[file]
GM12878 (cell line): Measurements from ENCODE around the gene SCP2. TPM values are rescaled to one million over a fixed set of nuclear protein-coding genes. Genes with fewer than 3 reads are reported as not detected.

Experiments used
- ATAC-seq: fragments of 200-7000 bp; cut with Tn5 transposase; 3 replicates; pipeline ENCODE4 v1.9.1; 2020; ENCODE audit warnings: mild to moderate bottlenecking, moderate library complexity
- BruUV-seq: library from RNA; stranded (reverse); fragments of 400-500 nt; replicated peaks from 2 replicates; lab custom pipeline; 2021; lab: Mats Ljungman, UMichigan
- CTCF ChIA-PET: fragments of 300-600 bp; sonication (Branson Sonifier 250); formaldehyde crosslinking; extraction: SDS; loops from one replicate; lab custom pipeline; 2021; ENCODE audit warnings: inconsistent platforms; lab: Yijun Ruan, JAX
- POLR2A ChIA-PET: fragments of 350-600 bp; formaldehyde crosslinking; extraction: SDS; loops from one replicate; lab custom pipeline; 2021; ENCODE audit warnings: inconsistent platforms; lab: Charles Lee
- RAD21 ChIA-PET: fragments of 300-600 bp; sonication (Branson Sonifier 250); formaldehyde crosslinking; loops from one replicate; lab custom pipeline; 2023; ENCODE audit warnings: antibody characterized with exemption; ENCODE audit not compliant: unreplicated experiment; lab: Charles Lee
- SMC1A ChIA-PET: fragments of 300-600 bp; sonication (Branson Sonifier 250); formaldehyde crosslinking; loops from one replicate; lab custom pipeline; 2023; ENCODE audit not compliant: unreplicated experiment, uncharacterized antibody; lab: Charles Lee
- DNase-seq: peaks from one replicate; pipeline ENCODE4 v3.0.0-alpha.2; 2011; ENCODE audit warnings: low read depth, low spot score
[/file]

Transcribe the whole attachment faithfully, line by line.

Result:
GM12878 (cell line): Measurements from ENCODE around the gene SCP2. TPM values are rescaled to one million over a fixed set of nuclear protein-coding genes. Genes with fewer than 3 reads are reported as not detected.

Experiments used
- ATAC-seq: fragments of 200-7000 bp; cut with Tn5 transposase; 3 replicates; pipeline ENCODE4 v1.9.1; 2020; ENCODE audit warnings: mild to moderate bottlenecking, moderate library complexity
- BruUV-seq: library from RNA; stranded (reverse); fragments of 400-500 nt; replicated peaks from 2 replicates; lab custom pipeline; 2021; lab: Mats Ljungman, UMichigan
- CTCF ChIA-PET: fragments of 300-600 bp; sonication (Branson Sonifier 250); formaldehyde crosslinking; extraction: SDS; loops from one replicate; lab custom pipeline; 2021; ENCODE audit warnings: inconsistent platforms; lab: Yijun Ruan, JAX
- POLR2A ChIA-PET: fragments of 350-600 bp; formaldehyde crosslinking; extraction: SDS; loops from one replicate; lab custom pipeline; 2021; ENCODE audit warnings: inconsistent platforms; lab: Charles Lee
- RAD21 ChIA-PET: fragments of 300-600 bp; sonication (Branson Sonifier 250); formaldehyde crosslinking; loops from one replicate; lab custom pipeline; 2023; ENCODE audit warnings: antibody characterized with exemption; ENCODE audit not compliant: unreplicated experiment; lab: Charles Lee
- SMC1A ChIA-PET: fragments of 300-600 bp; sonication (Branson Sonifier 250); formaldehyde crosslinking; loops from one replicate; lab custom pipeline; 2023; ENCODE audit not compliant: unreplicated experiment, uncharacterized antibody; lab: Charles Lee
- DNase-seq: peaks from one replicate; pipeline ENCODE4 v3.0.0-alpha.2; 2011; ENCODE audit warnings: low read depth, low spot score